By the following year, depressed about the conduct of the war and with talk of violent revolution becoming ever more prevalent among his countrymen, Bunin more or less stopped writing altogether, unable to continue in the face of what he deemed to be such pointless brutality.  The war also cost him his friendship with Gorky, who by 1917 had become an outspoken advocate of the Bolshevik cause –– an affiliation which remained, for a romantically-minded artist like Bunin, unthinkable if not detestable.  He was in Moscow when the Bolsheviks seized power from the interim Kerensky government in October 1917 but soon relocated, with Vera, to Kiev and eventually to Odessa where he worked for a time as the editor of Iuzhnoe Slovo [The Southern Word], a newspaper which openly supported the White Russian (ie. anti-Bolshevik) cause in what had now become a bitter and very bloody civil war.  The couple fled Odessa on 26 January 1920 aboard a French-owned ship bound for the Turkish capital Constantinople.  Although neither suspected it at the time, they would never set foot on Russian soil again.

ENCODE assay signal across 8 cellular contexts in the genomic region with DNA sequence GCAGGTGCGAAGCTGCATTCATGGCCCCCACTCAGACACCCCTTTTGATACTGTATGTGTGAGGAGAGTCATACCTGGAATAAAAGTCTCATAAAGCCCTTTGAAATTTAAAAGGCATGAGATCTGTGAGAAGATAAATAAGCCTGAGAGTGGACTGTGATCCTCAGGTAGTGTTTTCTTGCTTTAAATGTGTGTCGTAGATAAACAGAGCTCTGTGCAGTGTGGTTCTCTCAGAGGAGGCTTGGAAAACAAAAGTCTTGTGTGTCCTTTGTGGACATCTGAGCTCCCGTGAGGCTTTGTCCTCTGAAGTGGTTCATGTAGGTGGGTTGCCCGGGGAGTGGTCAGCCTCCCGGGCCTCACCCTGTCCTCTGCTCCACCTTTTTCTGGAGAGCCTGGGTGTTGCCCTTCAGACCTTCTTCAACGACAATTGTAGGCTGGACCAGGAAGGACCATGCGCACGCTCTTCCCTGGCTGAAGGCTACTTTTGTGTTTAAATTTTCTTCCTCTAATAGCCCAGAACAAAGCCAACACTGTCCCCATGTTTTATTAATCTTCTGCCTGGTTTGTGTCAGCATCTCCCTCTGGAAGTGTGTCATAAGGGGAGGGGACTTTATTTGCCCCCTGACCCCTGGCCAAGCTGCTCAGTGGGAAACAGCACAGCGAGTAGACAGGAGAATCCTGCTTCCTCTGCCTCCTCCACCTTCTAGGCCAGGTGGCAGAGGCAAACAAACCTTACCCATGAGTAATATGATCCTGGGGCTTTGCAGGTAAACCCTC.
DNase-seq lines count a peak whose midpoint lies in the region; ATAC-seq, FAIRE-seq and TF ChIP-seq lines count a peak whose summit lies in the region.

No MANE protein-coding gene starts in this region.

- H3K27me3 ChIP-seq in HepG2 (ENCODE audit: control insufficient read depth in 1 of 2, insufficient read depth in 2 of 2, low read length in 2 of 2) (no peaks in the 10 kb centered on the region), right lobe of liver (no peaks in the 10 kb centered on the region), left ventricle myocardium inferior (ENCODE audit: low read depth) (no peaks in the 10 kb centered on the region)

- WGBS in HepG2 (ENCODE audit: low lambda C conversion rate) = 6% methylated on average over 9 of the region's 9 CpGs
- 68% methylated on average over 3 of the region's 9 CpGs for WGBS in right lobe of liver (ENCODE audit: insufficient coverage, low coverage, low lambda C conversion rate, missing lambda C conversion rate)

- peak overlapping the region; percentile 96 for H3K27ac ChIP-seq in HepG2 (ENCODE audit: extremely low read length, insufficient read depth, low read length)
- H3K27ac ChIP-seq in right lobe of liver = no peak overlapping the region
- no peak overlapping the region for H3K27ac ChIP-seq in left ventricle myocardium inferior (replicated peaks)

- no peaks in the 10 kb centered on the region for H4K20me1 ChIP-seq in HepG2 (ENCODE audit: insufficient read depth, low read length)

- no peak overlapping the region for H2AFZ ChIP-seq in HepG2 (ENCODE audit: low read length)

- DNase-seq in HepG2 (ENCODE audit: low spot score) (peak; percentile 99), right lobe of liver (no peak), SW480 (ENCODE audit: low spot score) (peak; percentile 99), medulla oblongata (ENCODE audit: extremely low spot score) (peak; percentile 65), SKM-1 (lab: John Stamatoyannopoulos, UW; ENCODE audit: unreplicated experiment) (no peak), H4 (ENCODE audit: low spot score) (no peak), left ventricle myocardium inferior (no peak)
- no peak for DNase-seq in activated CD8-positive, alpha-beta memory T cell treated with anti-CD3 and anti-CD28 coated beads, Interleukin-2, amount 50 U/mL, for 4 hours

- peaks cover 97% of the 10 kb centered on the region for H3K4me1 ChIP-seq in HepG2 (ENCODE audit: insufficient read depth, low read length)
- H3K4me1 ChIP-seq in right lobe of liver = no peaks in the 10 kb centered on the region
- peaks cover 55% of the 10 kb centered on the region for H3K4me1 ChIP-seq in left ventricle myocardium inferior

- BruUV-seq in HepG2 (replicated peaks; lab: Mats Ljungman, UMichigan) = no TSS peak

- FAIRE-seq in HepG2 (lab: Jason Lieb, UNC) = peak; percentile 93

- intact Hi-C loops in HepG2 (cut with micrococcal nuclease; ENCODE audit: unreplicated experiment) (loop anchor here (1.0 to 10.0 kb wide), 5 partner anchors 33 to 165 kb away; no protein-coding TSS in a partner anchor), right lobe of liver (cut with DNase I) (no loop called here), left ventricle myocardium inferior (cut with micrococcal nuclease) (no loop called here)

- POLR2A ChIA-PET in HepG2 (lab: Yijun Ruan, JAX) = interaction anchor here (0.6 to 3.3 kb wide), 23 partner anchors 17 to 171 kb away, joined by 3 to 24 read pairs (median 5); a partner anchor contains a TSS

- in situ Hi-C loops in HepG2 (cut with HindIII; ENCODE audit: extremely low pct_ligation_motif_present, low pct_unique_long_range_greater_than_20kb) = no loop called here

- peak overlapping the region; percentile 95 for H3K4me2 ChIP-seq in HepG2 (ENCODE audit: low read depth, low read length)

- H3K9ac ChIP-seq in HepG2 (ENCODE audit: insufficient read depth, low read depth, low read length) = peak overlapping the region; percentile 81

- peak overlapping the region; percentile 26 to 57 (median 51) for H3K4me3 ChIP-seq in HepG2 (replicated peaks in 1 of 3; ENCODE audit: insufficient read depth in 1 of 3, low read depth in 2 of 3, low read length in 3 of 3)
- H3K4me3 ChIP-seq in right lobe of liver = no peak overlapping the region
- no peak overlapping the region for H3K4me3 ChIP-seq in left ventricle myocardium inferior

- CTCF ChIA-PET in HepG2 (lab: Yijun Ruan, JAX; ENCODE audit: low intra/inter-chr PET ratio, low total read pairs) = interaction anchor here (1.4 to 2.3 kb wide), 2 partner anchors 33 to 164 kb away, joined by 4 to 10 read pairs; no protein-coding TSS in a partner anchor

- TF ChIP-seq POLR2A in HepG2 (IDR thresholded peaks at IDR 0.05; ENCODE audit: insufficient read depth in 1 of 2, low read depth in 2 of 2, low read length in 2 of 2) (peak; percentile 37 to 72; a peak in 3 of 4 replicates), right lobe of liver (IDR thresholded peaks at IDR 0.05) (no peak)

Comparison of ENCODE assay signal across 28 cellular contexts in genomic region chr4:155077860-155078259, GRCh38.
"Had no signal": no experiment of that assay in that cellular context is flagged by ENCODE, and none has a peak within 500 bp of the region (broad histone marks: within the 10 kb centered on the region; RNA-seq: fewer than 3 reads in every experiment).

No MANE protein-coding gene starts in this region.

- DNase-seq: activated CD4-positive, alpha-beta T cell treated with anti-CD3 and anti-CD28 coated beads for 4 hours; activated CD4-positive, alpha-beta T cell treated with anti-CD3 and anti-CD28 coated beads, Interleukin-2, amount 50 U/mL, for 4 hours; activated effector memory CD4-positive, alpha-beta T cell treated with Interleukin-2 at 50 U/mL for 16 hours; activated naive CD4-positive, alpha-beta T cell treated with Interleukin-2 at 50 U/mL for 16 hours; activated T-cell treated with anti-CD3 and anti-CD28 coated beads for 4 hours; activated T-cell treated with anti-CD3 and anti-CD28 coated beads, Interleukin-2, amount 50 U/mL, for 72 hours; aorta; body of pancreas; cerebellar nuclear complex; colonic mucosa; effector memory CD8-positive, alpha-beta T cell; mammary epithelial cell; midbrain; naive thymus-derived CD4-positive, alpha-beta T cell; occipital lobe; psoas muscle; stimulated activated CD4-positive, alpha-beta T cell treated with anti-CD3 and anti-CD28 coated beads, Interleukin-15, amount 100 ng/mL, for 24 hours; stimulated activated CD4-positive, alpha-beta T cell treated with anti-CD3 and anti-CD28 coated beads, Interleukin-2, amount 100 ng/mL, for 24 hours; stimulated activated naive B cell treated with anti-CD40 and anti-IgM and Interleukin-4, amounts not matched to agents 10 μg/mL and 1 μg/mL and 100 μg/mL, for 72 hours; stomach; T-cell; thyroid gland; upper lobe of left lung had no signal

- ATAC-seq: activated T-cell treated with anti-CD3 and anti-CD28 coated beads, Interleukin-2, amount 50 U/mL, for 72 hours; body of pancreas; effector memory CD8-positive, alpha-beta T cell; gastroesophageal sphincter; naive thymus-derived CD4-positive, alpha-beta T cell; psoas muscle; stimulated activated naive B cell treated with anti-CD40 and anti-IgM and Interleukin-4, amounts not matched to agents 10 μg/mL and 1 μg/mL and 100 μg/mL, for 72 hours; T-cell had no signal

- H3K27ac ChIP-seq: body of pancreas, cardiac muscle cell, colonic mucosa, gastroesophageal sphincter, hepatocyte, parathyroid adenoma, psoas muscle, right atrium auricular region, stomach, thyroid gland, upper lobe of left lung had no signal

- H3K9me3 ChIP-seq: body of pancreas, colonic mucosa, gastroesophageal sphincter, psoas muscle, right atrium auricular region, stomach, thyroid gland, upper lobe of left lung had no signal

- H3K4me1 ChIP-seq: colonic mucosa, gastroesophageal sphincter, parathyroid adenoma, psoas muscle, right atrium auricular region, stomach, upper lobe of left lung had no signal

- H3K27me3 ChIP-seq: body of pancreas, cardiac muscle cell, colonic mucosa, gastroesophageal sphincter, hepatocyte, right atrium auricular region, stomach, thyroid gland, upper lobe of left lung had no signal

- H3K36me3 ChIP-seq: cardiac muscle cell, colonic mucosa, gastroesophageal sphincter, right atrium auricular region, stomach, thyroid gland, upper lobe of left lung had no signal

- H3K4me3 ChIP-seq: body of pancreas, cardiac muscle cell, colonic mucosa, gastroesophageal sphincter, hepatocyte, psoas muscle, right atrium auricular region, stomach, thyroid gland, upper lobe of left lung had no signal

After brief stays in Greece and Yugoslavia –– Bunin was robbed of his academic medals and nearly all his money in the Greek city of Sofia, where Vera was also robbed of her jewellery –– the couple somehow found their way to Paris where a thriving Russian emigré community had by now established itself.  Bunin received a warm welcome from his fellow exiles but, according to Vera, never felt comfortable in his adopted homeland –– a discomfort that was to be intensified by his winning of the Nobel Prize and the unwanted (and unmerited) attention it drew to him as 'the voice of anti-Bolshevism.'  He refused to see himself as anything but a writer and certainly not as a political or polemical writer, a viewpoint which influenced his decision to move from his apartment at 1 Rue Jacques Offenbach to the relatively isolated town of Grasse, located high in the Alpes-Maritimes region.  It was here, in a house known as the 'Villa Jeanette' that he shared with Vera and several other emigrés of both sexes, that he spent the late 1930s and the war years.